His life was a constant prayer that lovingly embraced all who inhabit our planet, created in the image and likeness of God, and therefore worthy of the greatest respect; redeemed by Christ's death and resurrection the human person is therefore truly become the living glory of God.
VATICAN CITY, (VIS) - At 10:30 Monday morning in St. Peter's Square, Cardinal Tarcisio Bertone S.D.B., secretary of state, presided over the thanksgiving Mass for the beatification of Pope John Paul II. The liturgical texts were those of the new Blessed.
The celebration included music performed by the Choir of the Diocese of Rome, with the participation of Warsaw's Polish Union of Choirs and the National Polish Radio Symphony Orchestra of Katowice. Preparation for the holy rite began at 9:30am with the reading of poems by Blessed John Paul II in alternation with pieces performed by the orchestra and choir. Before Holy Mass, Cardinal Stanislaw Dziwisz, archbishop of Krakow, addressed those present.
"The dialogue of love between Christ and the human person characterized the entire life of Karol Wojtyla ...", Cardinal Bertone said in his homily. "We all recall how, on the day of his funeral, during the ceremony there was a moment when the wind shut the book of the Gospels placed on the coffin. It was as if the wind of the Spirit wanted to signal the end of the spiritual and human existence of Karol Wojtyla, illumined by the Gospel of Christ. With this Book he discovered God's plan for humanity and for himself, but he also learned of Christ, His face and His love, which was always a call to responsibility for Karol".
"He was a man of faith, a man of God," the cardinal emphasized. "His life was a constant prayer that lovingly embraced all who inhabit our planet, created in the image and likeness of God, and therefore worthy of the greatest respect; redeemed by Christ's death and resurrection the human person is therefore truly become the living glory of God. Thanks to the faith that he expressed, above all, in prayer, John Paul II was a true defender of the dignity of every human person and not a mere activist for political or social ideologies".
"But his prayer was also a constant intercession for the entire human family, for the Church, for each community of believers throughout the earth. ... Weren't these - his prayers, prayers tied to so many sorrowful events in his own and others' lives - what gave rise to his concern for peace in the world and for the peaceful harmony among the peoples and nations?" the cardinal secretary of state asked.
"Today we give thanks to the Lord for having given us a Pastor like him. A Shepherd who know how to read the signs of God's presence in human history and to announce Him through his great acts in the world, in every language. A Pastor who had ingrained within him a sense of mission, of the commitment of evangelization, and of announcing the Word of God everywhere".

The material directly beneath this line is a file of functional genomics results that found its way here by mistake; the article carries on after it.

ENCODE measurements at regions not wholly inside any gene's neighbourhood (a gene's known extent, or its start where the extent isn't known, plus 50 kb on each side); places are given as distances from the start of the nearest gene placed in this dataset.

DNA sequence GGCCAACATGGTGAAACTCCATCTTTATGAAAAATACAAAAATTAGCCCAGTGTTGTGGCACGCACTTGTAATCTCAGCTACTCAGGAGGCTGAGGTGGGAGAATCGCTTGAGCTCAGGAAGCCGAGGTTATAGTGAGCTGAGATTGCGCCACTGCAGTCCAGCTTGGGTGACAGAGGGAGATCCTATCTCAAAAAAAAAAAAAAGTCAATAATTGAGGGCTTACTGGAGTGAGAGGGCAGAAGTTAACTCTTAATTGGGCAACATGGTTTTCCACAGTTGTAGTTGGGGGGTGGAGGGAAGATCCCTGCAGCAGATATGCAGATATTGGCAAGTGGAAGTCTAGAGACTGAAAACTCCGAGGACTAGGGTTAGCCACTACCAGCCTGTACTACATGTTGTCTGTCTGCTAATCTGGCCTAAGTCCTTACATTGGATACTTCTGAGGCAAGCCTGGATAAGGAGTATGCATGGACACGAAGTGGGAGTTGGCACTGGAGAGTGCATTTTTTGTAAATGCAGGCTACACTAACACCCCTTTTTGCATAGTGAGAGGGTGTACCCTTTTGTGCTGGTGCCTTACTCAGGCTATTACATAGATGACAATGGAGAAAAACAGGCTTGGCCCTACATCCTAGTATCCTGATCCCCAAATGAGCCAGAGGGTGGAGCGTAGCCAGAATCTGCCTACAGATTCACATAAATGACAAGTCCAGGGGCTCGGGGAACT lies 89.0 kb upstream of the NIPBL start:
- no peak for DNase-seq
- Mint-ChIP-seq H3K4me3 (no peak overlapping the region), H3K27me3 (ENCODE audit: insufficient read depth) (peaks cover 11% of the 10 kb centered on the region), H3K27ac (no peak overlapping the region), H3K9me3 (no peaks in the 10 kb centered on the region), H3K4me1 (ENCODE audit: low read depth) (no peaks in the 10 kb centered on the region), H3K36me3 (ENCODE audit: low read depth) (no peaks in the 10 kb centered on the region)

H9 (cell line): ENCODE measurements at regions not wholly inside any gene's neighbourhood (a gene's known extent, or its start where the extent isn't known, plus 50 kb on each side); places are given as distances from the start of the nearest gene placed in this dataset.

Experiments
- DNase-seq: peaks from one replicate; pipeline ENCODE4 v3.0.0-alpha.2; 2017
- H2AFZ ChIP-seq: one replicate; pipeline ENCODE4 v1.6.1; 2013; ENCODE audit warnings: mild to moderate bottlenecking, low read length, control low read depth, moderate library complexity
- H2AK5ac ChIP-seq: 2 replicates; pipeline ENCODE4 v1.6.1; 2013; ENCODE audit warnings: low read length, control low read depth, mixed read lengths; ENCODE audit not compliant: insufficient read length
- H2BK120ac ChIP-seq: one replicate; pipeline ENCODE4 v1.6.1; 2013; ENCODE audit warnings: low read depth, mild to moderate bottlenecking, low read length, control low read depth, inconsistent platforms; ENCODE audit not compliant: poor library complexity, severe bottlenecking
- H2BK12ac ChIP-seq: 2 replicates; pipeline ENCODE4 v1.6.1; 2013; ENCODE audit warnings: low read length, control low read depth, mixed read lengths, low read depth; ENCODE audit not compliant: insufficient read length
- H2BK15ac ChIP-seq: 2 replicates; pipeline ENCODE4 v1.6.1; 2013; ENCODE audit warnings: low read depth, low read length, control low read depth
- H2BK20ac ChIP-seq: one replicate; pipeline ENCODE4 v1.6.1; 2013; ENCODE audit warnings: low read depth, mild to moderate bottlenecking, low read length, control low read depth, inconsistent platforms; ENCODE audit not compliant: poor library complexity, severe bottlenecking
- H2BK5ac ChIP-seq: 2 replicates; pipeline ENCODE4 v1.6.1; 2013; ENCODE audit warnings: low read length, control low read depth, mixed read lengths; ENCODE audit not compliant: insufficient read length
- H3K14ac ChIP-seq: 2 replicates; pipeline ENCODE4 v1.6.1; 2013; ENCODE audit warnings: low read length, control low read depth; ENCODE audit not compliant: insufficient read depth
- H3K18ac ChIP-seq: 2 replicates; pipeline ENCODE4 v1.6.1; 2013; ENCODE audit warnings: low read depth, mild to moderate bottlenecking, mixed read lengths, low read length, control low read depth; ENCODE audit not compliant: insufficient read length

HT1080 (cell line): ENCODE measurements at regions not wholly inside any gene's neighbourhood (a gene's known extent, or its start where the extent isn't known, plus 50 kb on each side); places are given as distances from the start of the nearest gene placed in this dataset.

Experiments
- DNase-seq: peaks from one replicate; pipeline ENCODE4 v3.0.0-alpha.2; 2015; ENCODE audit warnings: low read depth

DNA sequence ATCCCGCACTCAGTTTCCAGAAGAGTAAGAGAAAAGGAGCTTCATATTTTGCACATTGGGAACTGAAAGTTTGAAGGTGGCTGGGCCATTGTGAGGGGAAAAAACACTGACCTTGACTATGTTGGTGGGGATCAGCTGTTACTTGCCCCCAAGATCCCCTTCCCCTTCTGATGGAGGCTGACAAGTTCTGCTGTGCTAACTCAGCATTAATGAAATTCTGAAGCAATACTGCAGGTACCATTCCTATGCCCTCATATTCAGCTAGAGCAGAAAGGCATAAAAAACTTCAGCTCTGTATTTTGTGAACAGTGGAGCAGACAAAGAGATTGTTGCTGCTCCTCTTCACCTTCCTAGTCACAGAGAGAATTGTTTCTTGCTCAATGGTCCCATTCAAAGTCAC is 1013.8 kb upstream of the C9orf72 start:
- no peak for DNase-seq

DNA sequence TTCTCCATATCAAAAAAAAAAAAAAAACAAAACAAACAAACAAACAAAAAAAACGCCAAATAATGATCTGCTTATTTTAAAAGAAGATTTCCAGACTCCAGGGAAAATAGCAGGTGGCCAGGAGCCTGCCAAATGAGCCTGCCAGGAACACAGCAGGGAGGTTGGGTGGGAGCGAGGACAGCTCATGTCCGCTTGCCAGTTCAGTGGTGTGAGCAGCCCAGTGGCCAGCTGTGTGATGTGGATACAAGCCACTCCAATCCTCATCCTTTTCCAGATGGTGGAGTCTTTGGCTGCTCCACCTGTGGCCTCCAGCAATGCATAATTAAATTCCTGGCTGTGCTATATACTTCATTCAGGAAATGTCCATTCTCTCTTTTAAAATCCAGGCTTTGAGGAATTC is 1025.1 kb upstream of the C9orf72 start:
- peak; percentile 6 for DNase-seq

"Today we give thanks to the Lord for having given us a Witness like him, so credible, so transparent, who taught us how to live in Faith and how to defend Christian values, beginning with life, without anxiety or fear; how one should bear witness to the faith with courage and coherence, giving expression to the Beatitudes in everyday experience".
The cardinal invited those present to give thanks to the Lord for "having granted us a Pope who knew how to give the Church not only a universal reach and unprecedented moral authority at an international level, but also, especially with the celebration of the Great Jubilee in 2000, a more spiritual, more biblical vision, more focused on the word of God. A Church capable of renewing itself, initiating a 'new evangelization', intensifying ecumenical and inter-religious links, and also rediscovering the way towards a fruitful dialogue with the new generations".
"And finally", he concluded, "we give thanks to the Lord for having given us a Saint like him... he was a man of truth as he was inseparably bound to He who is the Truth... His was a holiness lived, especially in the last months and weeks of his life, in total fidelity to the mission that had been assigned to him, until death... He knew that his physical weakness demonstrated ever more clearly Christ's work in history. And, offering his suffering to Him and to the Church, he gave us all a final, great lesson in humanity and in abandoning oneself to the arms of God".
Cardinal Bertone concluded by inviting those present to sing "a hymn of glory to God for the gift of this great Pope: a man of faith and prayer, Pastor and Witness, Guide in the transition between two millennia" and thanked Benedict XVI "who wished to elevate his predecessor to the glory of the altars".
At the moment of the offertory, six people presented to the celebrant a saddle produced by the Polish Post Office and the Vatican Post Office, a bas-relief from the Association of Mercy and a portrait of Blessed John Paul II by the municipality of Zakopane.
More than 250,000 faithful entered the Vatican Basilica yesterday to pray before the remains of the new Blessed. The basilica remained open until 3:00am and reopened at the end of today's Mass. At 5:30pm today the last Rosary will be recited before the coffin of John Paul II. The basilica will then be closed and, in a private ceremony, the coffin will be placed in the Chapel of St. Sebastian, which is located to the left of Michelangelo's statue of the Pieta.
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